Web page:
In his video, the king layers uncooked ramen noodles with Prego tomato sauce and grated cheese. The 26-second video ends with a slurpy noodle bite and a quick review: 8/10. “This is good,” reports Ivan. As far as recipes go, a craft prone to flowery intros and soul-baring backstories, it’s not a very meaty review—but as a viewer, I don’t necessarily need more either. It has all of the ingredients of a certain type of viral cooking video: intriguing, pretty tasty, and a dash of ASMR. Above all else, it’s approachable, no culinary training required. Set to “BOO!” by Championxii, it has a good beat, too. What’s more, it left me thinking about my cupboard and what I could do with those forgotten packets of Maruchan.

Further down on the ramen page, I recognized other viral-video creators, like @nickdigiovanni, a former MasterChef contestant whose videos are polished and rigorously consistent. They kick off with his steely blue gaze and signature knife toss, and end exactly where they began, creating a hypnotic loop. I also spotted @bayashi, one of Japan’s top food TikTok creators, who appears before a midnight-black backdrop that contrasts with his megawatt smile. Like many creators, he wears black latex gloves, a trend perhaps borrowed from BBQ culture, as he prepares and devours his food.

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When I first landed on @bayashi’s profile, I found myself submitting to the algorithm and clicking through video after video. Some of his recipes made my mouth literally water. Others were pure theater—and hugely successful. What, I wondered, does it really feel like to consume an entire block of deep-fried butter? Many of his 9.7 million followers seemed more concerned with food waste, though it’s unclear if they were driven by the environment or sadism. “Finish the butter,” one commented, followed by an army of angry face emojis. Bayashi polished it off between two toast halves, topped with ruby-red jam.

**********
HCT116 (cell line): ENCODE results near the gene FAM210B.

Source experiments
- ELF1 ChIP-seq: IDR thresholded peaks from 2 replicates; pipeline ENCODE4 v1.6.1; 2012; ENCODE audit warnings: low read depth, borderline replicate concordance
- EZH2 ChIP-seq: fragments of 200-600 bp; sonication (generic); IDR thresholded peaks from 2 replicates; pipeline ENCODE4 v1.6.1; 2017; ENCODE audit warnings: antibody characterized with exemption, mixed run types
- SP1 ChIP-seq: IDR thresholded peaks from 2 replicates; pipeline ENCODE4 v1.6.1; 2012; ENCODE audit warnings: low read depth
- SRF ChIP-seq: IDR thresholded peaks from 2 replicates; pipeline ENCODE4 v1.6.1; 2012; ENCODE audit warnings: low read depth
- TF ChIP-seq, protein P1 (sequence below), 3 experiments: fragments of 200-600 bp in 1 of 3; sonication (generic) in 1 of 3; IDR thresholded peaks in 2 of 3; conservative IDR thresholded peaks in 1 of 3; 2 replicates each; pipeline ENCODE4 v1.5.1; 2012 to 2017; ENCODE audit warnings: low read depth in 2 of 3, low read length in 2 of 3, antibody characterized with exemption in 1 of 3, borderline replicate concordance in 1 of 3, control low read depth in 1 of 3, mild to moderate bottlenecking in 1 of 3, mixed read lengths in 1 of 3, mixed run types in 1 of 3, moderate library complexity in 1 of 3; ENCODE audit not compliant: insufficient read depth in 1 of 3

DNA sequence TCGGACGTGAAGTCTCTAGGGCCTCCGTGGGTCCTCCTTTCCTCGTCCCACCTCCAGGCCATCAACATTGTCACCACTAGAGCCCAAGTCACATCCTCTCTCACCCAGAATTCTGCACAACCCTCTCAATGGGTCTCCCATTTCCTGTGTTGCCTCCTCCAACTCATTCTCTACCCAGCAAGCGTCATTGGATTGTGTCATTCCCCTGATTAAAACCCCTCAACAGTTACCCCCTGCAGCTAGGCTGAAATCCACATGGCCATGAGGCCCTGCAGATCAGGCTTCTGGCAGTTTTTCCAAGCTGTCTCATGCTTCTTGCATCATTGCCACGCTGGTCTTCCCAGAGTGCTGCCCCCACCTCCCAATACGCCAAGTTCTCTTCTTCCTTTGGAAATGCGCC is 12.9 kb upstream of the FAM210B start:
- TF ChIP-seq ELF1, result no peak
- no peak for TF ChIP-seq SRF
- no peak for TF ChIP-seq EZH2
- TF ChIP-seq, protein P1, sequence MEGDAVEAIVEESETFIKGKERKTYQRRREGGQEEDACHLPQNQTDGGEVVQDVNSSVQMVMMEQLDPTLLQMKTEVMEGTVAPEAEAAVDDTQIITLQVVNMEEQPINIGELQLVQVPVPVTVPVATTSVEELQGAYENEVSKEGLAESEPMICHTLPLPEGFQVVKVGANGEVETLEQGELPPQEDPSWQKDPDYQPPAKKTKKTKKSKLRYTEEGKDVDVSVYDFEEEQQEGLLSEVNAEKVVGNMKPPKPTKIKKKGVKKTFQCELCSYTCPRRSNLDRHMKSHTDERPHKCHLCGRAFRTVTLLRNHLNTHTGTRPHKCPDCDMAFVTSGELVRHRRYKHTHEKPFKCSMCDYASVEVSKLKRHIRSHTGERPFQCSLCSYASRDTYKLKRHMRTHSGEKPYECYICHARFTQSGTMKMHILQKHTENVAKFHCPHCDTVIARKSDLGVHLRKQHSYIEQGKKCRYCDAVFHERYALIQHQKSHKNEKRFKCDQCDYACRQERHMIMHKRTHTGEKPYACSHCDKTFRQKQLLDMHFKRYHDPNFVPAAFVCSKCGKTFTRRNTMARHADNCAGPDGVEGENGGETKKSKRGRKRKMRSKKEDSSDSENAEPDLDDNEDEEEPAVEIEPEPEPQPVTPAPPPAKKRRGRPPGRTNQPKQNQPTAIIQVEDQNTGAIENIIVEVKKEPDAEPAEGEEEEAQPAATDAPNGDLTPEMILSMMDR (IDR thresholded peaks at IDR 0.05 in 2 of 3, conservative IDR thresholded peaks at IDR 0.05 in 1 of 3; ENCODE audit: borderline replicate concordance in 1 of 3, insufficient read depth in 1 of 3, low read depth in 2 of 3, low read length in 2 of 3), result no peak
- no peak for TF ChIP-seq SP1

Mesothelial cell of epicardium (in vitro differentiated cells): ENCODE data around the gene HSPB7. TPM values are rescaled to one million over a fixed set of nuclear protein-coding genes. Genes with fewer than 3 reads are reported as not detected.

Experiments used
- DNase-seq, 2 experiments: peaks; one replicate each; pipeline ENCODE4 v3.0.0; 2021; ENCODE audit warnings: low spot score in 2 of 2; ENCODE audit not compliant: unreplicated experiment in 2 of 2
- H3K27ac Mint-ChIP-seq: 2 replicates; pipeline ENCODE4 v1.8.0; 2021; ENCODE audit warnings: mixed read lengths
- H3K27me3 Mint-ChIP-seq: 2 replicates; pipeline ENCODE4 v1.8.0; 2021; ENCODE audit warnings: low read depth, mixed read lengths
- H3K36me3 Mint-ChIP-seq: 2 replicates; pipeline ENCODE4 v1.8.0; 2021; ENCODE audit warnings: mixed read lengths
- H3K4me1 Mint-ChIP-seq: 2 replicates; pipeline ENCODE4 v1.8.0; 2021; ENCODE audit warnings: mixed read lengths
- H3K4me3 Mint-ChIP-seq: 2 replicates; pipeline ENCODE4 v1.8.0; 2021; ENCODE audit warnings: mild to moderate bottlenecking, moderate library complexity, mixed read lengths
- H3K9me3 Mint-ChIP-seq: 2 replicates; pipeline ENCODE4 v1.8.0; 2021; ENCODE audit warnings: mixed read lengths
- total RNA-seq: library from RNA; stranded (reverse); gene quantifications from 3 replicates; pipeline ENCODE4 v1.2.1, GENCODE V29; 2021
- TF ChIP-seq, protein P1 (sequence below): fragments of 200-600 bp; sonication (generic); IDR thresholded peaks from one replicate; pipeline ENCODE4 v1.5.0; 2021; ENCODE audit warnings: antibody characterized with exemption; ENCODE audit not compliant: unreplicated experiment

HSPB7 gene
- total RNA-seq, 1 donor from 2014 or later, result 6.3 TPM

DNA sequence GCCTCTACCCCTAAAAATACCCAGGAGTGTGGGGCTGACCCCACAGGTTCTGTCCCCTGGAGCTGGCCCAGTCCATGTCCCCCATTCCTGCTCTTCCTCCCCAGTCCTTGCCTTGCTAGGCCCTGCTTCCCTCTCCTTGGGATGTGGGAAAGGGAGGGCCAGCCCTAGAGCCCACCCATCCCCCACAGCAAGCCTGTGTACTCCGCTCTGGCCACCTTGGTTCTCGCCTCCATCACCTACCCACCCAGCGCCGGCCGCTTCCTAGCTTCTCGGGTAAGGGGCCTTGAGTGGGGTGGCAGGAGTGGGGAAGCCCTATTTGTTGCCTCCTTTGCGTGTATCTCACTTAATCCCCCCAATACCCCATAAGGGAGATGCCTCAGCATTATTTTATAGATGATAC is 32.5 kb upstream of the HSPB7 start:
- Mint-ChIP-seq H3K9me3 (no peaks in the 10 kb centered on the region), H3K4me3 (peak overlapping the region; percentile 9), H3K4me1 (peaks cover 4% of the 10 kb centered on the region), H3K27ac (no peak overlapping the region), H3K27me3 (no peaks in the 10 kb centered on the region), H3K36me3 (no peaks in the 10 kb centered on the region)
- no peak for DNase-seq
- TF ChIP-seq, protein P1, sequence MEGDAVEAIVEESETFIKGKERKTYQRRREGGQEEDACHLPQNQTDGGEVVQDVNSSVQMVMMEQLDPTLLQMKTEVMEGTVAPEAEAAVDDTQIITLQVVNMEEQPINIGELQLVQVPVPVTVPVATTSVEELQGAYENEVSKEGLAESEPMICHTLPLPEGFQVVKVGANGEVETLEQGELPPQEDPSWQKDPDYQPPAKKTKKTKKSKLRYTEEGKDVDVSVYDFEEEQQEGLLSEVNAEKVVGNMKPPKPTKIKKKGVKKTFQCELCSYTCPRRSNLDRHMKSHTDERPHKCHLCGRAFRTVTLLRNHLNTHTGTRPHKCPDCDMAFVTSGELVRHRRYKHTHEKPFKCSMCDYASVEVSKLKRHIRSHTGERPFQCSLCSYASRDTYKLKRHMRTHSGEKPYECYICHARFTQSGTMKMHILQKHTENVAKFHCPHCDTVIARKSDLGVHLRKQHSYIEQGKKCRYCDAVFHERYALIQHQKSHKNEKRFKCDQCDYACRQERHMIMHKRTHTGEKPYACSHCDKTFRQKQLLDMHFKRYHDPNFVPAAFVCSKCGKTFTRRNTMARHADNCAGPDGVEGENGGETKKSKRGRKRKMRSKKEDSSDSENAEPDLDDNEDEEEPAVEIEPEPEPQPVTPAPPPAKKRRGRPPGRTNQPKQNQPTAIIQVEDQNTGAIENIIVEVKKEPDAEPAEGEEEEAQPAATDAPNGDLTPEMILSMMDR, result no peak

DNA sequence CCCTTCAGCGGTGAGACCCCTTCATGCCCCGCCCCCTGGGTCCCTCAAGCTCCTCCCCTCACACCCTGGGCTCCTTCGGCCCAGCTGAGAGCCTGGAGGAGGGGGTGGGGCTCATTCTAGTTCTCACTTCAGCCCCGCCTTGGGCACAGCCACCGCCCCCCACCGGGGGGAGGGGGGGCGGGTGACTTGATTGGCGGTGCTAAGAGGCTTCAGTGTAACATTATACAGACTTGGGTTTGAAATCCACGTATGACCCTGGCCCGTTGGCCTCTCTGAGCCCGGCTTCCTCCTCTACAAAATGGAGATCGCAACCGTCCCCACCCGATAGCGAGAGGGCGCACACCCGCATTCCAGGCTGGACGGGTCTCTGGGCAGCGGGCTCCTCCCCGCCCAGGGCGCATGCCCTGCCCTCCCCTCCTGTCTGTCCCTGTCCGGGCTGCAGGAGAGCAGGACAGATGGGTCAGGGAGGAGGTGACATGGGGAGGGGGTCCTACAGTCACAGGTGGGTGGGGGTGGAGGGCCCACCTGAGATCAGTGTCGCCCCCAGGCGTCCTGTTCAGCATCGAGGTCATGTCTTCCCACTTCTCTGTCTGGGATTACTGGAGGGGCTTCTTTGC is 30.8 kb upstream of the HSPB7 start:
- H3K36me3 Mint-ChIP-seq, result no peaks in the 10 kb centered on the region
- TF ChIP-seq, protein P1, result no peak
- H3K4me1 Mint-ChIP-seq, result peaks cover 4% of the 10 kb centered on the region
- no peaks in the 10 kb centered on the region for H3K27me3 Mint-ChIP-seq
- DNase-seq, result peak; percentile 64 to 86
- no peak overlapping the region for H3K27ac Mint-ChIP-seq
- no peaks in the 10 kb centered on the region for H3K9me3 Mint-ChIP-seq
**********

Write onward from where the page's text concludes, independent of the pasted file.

If the highly stylized videos represent one kind of TikTok cooking, I discovered plenty of creators who took a more informal approach, trading the studio aesthetic for intimacy and authenticity. “You guys are fake as hell because when I styled my hair like this, no one said anything,” says @newt (7.6 million followers), a non sequitur before his bang-bang shrimp recipe. “I literally look like I’m about to sell real estate.” As Taylor Lorenz has written, “It’s almost as if you’re FaceTiming a friend while they make themselves dinner.” These more casual videos, however, fare no worse in terms of metrics. When @newt paired the trending Korean cheesy hot dogs with Olivia Rodrigo, I watched his version no fewer than 30 times (and with 12.9 million views, I know I am not alone!)